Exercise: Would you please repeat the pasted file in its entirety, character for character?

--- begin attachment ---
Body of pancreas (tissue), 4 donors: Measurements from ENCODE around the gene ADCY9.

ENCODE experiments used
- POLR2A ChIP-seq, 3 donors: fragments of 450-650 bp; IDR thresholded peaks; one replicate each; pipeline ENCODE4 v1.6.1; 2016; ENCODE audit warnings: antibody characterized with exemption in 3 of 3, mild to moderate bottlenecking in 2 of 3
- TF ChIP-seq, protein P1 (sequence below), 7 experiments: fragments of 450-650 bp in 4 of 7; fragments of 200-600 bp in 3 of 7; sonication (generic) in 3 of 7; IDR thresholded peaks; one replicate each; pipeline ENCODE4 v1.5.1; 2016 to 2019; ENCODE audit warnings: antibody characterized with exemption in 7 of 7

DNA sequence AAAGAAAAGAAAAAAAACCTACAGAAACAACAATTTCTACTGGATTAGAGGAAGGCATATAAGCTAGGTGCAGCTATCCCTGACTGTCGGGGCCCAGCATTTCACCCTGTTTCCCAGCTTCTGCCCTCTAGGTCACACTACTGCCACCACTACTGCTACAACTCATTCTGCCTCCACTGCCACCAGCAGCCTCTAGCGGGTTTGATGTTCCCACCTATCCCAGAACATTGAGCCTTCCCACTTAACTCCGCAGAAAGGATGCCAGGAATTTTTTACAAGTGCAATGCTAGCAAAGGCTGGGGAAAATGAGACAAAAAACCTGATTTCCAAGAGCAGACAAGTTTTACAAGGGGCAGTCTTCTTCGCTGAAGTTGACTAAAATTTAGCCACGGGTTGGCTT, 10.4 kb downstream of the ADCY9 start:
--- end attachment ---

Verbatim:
Body of pancreas (tissue), 4 donors: Measurements from ENCODE around the gene ADCY9.

ENCODE experiments used
- POLR2A ChIP-seq, 3 donors: fragments of 450-650 bp; IDR thresholded peaks; one replicate each; pipeline ENCODE4 v1.6.1; 2016; ENCODE audit warnings: antibody characterized with exemption in 3 of 3, mild to moderate bottlenecking in 2 of 3
- TF ChIP-seq, protein P1 (sequence below), 7 experiments: fragments of 450-650 bp in 4 of 7; fragments of 200-600 bp in 3 of 7; sonication (generic) in 3 of 7; IDR thresholded peaks; one replicate each; pipeline ENCODE4 v1.5.1; 2016 to 2019; ENCODE audit warnings: antibody characterized with exemption in 7 of 7

DNA sequence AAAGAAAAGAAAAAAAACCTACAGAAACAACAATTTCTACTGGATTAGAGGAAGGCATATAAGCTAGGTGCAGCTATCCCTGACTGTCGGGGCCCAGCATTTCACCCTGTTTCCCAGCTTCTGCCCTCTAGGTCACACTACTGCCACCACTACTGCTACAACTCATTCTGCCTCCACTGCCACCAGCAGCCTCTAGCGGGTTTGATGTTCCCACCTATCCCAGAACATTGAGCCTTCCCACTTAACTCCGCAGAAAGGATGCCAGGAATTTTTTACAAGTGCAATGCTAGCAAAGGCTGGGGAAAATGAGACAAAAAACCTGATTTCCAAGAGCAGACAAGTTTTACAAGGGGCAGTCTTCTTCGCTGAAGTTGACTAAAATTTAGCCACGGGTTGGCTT, 10.4 kb downstream of the ADCY9 start: